Item concepts not amenable to classification can impact the capacity of a framework for item code generation. Therefore, similar to Cieza et al. [4, 5], rater-generated codes were used to classify concepts that were not applicable for classification using existing ICF categories. This included: (1) vague concepts that were applicable to numerous categories but did not ideally fit under one category, (2) higher-order concepts that are not clearly defined within the ICF framework such as QoL, general health, and overall well-being, and (3) difficult to classify concepts that might belong to a personal factors category, a component of the ICF that has yet to be coded with hierarchical alphanumeric codes and concept descriptions [15]. These unclassifiable concepts were given the prefix “nd” to indicate concepts “not defined” by ICF codes. For example, 'nd-gh' was used to denote 'not defined, general health' where general health is a concept neither defined nor classified using existing ICF categories. Additionally, any item not applicable for classification using the IPC framework was assigned the code 'nc' indicating that item content was 'not classified'.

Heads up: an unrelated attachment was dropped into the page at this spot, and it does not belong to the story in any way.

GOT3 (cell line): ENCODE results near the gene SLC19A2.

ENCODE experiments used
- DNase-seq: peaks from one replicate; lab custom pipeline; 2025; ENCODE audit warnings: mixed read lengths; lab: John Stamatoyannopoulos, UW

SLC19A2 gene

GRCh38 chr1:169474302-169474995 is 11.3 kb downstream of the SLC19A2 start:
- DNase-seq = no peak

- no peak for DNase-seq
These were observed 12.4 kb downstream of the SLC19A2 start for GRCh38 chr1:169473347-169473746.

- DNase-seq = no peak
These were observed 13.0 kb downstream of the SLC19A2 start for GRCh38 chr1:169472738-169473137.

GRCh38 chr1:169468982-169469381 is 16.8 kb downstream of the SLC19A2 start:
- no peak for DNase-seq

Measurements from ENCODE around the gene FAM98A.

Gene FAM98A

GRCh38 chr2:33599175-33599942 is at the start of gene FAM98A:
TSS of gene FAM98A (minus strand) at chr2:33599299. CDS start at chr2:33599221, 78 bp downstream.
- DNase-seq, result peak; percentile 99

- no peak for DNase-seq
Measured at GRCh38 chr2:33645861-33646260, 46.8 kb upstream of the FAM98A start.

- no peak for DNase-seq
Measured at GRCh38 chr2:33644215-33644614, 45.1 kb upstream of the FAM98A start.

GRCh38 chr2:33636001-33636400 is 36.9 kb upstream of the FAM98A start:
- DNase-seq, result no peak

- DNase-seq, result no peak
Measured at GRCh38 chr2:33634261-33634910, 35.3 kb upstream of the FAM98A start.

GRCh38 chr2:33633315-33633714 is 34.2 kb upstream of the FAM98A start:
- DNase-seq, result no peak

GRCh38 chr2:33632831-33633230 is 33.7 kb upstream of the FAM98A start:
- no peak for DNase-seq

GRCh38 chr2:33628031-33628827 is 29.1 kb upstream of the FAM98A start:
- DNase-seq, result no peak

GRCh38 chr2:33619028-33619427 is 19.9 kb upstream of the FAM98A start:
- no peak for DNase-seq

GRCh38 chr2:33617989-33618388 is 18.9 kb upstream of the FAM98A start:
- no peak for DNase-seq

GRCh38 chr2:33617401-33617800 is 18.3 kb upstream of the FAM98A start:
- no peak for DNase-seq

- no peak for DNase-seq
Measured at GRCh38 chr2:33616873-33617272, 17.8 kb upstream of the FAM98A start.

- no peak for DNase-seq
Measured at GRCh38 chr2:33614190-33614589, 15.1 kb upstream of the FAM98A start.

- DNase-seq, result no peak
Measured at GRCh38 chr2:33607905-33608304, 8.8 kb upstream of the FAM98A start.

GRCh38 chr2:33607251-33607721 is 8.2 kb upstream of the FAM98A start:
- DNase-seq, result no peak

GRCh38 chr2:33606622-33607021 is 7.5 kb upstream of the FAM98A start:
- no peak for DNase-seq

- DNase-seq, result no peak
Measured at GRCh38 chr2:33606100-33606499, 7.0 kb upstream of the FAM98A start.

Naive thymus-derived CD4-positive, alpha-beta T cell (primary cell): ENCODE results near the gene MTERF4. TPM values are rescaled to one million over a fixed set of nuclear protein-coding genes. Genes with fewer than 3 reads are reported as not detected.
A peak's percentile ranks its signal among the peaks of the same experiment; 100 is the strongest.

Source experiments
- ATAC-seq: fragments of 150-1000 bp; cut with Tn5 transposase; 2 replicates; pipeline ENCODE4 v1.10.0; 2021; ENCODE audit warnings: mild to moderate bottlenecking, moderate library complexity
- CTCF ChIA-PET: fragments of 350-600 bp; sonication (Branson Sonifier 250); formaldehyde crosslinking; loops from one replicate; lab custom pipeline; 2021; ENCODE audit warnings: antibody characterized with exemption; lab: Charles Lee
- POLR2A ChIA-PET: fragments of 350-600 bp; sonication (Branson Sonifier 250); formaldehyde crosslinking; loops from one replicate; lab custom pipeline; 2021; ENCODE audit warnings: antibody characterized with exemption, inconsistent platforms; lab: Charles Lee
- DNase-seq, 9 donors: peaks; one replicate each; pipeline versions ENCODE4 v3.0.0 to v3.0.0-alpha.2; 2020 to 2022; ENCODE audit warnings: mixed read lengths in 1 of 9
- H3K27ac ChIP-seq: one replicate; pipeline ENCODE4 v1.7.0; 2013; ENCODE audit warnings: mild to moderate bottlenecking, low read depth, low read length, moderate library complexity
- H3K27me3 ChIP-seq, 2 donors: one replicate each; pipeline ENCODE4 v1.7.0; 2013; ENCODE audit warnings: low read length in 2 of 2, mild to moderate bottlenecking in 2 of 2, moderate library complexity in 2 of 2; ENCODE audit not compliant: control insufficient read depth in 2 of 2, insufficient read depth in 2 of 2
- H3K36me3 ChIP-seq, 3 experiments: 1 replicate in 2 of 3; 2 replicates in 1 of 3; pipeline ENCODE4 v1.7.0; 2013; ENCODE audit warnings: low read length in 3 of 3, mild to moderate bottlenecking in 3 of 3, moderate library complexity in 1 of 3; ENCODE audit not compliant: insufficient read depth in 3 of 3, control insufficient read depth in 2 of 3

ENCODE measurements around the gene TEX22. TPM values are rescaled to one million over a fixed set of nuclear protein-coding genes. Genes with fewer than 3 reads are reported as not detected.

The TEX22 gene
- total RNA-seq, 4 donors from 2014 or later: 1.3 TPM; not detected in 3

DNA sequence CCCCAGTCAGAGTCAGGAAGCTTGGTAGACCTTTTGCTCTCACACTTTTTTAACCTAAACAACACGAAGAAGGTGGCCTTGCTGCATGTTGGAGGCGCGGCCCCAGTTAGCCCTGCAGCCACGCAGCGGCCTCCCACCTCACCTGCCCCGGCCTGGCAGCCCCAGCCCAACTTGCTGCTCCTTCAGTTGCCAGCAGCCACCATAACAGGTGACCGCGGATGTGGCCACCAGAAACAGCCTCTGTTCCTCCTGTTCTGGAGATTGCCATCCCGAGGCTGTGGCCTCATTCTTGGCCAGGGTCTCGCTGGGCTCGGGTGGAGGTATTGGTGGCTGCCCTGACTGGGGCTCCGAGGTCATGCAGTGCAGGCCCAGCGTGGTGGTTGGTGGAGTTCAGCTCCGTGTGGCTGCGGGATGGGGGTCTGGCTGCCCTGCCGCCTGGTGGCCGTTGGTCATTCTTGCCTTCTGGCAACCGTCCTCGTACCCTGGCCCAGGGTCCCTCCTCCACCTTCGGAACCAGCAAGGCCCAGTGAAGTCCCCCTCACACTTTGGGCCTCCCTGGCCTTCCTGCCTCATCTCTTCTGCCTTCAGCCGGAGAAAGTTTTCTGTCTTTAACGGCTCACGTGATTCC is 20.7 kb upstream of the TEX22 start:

Data analysis

Differences in relative classification performance of the IPC and ICF frameworks when used alone and in conjunction were determined using descriptive statistics. Classification capacity (%) was calculated as the percent of sample items that: (1) contained content amenable to classification using each framework, and (2) were assigned classification codes that were agreed upon by both raters. Therefore, only items that were free from rater-generated codes and inter-rater coding disagreement were considered to be 'successfully' classified and used for the final determination of classification capacity.